The start situation
We are in the year 2030, Brussels has invested a lot in the city. They designed new parks and they turned many streets into green walking zones. Despite that the city has become greener many people have a desperate need for access to land. This rather poor neighborhood in Brussels has some potential. People with different motivations feel attracted to go to this place and start something here.
Brian wants to help with urban farming projects. He wants to turn every forgotten spot in Brussels into a food-producing garden.
Erica and her daughter Louise want a decent house to live in. Erica has an interest in alternative housing techniques.
Antoinette wants a small service-flat with a balcony. She has green fingers and wants to keep a small balcony garden.
Patrick is a welder and he would love to start his own workshop. He needs some space to set up his tools. He would love to help out with repurposing and up-cycling practices.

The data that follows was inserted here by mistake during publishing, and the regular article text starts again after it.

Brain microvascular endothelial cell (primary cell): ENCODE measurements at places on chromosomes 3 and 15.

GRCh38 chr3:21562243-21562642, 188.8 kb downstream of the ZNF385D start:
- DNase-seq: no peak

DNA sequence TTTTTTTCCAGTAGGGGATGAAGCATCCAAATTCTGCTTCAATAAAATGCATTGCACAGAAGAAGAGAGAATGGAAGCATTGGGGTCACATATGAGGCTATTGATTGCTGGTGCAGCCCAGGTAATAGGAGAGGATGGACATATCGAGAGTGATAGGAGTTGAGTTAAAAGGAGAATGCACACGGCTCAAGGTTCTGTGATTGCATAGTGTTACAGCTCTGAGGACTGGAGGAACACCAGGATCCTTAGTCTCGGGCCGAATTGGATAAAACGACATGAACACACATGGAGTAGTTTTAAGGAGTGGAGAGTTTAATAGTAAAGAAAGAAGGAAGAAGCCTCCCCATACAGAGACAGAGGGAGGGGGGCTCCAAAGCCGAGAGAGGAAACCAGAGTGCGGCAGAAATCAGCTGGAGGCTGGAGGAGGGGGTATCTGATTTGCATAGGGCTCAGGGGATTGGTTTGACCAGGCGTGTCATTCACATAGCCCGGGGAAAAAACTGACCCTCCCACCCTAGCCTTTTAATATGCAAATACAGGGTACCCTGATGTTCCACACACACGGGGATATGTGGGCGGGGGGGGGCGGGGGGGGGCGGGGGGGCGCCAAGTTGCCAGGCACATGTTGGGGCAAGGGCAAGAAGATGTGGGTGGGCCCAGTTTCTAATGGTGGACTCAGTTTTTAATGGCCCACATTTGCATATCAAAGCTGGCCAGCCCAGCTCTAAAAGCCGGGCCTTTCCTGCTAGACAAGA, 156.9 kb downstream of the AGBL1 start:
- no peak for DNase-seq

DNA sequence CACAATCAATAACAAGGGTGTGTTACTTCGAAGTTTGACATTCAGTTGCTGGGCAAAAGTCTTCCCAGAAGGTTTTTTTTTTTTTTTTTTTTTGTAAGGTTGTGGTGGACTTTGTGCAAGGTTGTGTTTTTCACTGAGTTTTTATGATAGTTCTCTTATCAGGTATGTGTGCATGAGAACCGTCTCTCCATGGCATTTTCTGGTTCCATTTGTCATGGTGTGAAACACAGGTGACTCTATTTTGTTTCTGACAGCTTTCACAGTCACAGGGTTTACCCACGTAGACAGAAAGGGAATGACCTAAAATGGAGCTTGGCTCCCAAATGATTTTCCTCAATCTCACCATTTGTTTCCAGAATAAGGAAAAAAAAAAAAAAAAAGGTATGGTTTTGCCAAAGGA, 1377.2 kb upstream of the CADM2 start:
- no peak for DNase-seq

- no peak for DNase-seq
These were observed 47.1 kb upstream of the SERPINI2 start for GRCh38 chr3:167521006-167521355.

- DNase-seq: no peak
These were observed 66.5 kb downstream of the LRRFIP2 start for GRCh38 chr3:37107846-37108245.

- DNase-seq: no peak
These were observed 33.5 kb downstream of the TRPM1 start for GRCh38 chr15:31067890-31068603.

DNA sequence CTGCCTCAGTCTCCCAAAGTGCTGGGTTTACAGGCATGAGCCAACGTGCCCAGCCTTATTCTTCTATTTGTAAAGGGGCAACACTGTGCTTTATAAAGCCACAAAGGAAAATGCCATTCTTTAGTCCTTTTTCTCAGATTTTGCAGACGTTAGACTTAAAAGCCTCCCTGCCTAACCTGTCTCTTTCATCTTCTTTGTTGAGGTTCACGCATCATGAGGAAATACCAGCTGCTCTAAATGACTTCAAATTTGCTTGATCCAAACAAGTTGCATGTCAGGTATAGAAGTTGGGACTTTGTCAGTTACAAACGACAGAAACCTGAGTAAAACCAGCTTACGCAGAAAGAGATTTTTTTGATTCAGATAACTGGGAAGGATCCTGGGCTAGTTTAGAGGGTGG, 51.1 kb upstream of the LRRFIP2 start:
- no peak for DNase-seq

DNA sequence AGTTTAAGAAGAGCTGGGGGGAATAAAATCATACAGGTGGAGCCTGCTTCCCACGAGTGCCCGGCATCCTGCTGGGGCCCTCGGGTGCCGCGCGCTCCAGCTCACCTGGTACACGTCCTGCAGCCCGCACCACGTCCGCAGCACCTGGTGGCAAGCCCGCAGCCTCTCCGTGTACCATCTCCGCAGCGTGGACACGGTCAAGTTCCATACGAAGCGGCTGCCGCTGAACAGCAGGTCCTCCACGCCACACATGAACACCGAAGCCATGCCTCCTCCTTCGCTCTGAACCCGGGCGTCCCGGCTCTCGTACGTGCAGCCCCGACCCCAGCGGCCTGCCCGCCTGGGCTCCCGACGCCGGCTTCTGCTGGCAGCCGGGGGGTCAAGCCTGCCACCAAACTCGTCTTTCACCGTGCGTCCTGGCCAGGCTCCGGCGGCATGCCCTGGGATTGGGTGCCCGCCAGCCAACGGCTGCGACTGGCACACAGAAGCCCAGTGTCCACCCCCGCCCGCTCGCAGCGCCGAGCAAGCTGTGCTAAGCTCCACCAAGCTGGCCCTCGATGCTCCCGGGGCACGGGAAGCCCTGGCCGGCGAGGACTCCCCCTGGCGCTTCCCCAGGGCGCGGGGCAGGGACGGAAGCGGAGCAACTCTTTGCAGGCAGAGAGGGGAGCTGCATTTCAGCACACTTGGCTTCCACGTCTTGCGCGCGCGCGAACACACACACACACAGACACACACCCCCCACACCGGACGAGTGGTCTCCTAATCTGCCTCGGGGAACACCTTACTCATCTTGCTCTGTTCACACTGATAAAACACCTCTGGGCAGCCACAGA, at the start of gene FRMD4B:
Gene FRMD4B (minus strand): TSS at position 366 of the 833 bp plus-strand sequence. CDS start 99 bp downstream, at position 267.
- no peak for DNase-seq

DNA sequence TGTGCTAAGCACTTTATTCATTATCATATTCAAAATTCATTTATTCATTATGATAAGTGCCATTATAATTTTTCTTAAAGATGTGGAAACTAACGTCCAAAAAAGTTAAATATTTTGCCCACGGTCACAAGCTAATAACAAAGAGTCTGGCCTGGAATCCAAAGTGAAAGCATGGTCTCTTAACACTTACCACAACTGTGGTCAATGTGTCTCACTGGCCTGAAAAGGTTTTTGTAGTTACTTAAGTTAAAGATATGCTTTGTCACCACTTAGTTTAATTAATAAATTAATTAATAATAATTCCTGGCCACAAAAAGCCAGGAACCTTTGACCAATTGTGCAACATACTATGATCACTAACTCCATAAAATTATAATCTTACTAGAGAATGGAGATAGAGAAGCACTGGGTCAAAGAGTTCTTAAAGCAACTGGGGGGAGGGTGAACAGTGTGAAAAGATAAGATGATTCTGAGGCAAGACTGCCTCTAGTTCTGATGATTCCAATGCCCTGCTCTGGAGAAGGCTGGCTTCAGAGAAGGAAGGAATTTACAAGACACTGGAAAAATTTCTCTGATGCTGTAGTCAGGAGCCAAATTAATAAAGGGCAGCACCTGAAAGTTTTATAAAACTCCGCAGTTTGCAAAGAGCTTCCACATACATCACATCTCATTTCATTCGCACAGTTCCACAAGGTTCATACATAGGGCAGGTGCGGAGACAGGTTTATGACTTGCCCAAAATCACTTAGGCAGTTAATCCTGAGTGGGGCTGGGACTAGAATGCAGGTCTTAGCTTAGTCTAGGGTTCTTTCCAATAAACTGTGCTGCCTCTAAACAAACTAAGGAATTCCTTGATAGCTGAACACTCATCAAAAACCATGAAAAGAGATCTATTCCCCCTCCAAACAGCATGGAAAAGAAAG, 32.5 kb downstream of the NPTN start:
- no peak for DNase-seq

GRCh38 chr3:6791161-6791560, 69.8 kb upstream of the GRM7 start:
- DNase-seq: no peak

Brian takes his chances, he takes a look in the neighborhood and found a perfect vacant lot to start a cool urban farming project. There would be enough space for some small houses and a workshop. Now he just needs to figure out who the owner is.
He figured out that Monsieur Albert is the owner of the vacant lot. With a pretty solid business proposal he meets Albert. Despite his idealistic ideas Monsieur Albert had no intentions to sell the ground. He had other plans he said. Brian left empty-handed.
What went wrong?
Brian tried different other suited pieces of land and even old buildings but he got no luck. Eventually he left his dreams behind and moved on. Three years later he noticed that the same lot was still there, untouched. He could not understand what happened and why his reasonable proposal did not convince Albert.